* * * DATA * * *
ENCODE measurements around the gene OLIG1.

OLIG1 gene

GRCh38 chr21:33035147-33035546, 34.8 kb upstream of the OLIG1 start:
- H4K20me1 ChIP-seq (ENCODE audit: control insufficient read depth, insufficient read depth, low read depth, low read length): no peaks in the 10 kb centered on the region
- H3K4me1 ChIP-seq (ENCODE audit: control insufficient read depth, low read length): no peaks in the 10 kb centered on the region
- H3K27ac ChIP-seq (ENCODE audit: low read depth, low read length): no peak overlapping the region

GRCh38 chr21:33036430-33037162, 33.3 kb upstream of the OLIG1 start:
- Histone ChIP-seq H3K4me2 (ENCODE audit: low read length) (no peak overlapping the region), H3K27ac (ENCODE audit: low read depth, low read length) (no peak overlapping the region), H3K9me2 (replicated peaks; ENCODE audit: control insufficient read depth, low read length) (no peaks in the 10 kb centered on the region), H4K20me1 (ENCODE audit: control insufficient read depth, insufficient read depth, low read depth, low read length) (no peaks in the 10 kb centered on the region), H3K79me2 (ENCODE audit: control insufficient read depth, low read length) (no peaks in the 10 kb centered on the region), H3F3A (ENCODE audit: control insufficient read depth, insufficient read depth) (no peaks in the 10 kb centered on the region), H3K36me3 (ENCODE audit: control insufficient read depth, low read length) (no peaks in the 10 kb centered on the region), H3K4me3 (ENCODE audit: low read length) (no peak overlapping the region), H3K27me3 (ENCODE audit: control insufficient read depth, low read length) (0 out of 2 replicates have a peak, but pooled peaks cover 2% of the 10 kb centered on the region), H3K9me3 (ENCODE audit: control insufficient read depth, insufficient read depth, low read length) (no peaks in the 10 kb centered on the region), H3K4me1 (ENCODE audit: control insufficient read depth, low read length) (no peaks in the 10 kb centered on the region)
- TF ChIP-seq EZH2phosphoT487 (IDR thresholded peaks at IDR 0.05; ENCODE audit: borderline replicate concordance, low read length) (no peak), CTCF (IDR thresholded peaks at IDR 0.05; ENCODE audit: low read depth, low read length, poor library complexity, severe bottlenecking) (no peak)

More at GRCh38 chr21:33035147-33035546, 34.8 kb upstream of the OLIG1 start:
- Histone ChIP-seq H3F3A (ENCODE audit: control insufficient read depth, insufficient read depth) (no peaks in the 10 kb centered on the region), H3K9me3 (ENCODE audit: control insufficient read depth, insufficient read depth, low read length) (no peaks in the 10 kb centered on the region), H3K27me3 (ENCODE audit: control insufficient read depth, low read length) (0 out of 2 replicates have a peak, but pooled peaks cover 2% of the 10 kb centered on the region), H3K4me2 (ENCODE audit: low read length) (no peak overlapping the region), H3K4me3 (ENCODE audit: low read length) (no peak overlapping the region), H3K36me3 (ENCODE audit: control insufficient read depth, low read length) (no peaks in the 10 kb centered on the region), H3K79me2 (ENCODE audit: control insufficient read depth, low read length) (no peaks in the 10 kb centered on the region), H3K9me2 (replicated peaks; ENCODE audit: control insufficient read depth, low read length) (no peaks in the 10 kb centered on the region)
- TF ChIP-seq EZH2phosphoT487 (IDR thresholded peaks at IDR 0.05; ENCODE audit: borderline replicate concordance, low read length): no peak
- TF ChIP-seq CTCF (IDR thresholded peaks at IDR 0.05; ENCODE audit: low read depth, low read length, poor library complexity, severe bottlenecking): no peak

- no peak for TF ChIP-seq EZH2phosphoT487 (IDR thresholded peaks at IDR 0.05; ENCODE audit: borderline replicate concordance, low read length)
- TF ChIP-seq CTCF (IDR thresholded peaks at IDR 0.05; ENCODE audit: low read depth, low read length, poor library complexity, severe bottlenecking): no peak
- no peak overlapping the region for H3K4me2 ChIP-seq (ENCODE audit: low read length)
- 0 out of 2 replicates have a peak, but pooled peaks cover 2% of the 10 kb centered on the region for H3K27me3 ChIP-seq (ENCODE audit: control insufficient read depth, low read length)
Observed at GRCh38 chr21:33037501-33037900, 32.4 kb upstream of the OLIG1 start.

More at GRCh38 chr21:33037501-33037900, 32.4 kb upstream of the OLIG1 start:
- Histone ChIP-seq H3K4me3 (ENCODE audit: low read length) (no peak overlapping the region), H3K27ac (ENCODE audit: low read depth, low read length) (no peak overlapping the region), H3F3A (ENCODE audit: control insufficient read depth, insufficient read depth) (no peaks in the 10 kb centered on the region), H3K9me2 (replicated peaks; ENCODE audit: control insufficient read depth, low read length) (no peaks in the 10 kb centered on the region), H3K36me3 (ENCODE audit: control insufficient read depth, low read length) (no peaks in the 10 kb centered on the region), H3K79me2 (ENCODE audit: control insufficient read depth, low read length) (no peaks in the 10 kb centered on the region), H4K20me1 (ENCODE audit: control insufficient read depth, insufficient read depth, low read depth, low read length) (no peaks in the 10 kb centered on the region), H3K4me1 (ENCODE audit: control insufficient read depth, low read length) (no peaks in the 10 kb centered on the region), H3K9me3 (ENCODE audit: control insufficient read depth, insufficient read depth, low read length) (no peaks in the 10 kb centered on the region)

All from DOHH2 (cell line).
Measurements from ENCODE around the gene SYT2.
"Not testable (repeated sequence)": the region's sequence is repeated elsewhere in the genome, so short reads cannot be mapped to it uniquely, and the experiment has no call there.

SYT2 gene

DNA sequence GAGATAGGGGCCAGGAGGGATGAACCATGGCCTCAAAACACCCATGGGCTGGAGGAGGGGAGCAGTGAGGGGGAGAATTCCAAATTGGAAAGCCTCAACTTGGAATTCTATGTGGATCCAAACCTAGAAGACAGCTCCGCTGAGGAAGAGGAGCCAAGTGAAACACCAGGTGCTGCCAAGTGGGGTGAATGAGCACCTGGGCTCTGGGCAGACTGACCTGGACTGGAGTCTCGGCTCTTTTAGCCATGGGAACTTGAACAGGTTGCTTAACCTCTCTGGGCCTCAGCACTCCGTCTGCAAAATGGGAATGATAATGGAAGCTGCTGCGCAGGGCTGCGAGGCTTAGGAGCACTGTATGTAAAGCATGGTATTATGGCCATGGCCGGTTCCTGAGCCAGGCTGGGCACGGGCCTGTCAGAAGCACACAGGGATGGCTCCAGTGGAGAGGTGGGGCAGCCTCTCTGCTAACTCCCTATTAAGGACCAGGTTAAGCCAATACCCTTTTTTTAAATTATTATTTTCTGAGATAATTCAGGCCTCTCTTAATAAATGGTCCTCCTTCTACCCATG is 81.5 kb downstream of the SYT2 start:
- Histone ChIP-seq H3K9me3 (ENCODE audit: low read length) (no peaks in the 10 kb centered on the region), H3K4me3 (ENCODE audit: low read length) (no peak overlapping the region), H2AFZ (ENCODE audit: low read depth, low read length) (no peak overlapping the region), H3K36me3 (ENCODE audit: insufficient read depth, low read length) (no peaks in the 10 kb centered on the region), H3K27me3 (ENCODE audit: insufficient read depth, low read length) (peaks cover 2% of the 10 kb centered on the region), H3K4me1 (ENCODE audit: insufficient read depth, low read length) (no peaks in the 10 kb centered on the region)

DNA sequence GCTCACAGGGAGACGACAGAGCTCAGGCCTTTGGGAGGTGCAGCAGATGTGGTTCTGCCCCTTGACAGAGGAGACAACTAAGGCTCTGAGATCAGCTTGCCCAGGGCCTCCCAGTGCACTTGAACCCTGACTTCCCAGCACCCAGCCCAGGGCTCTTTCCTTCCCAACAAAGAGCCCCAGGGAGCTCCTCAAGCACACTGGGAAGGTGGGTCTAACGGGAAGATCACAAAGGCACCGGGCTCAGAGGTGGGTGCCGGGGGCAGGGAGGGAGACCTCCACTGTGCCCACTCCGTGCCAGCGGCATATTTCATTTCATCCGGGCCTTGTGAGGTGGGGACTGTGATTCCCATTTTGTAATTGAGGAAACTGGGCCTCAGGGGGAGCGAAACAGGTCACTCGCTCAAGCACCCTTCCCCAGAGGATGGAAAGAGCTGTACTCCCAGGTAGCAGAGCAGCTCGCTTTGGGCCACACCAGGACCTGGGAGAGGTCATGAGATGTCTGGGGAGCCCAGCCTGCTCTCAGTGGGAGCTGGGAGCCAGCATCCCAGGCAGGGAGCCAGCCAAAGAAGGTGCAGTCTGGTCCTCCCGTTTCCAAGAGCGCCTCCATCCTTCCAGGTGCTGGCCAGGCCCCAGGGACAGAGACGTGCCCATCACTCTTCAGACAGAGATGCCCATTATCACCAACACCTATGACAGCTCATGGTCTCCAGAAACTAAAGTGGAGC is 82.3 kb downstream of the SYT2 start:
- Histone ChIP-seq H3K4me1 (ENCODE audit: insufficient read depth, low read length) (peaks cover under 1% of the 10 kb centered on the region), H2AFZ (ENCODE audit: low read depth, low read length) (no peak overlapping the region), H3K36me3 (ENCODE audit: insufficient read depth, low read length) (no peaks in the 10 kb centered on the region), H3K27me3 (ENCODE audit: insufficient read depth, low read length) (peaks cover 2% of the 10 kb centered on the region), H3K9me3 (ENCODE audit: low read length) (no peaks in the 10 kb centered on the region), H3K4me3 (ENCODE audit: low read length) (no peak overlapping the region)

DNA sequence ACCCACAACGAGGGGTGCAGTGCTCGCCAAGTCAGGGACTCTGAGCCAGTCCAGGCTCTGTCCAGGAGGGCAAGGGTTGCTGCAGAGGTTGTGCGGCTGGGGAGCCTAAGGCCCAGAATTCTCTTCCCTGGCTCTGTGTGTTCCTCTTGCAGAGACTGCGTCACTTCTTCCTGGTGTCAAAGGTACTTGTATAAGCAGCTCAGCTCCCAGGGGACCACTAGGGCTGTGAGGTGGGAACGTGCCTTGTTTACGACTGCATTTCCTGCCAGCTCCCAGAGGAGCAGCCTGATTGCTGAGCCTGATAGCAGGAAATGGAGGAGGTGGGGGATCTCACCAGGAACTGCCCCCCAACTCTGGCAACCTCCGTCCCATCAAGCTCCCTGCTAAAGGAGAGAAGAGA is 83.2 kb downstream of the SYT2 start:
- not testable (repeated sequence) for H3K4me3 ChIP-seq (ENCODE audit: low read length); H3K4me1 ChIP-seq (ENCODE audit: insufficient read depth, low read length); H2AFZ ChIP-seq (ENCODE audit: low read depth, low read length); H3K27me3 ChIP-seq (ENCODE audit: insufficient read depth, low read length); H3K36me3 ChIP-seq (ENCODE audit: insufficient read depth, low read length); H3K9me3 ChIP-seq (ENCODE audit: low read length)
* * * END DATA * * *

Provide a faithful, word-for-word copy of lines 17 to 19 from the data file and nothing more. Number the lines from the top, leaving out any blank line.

- 0 out of 2 replicates have a peak, but pooled peaks cover 2% of the 10 kb centered on the region for H3K27me3 ChIP-seq (ENCODE audit: control insufficient read depth, low read length)
Observed at GRCh38 chr21:33037501-33037900, 32.4 kb upstream of the OLIG1 start.

More at GRCh38 chr21:33037501-33037900, 32.4 kb upstream of the OLIG1 start: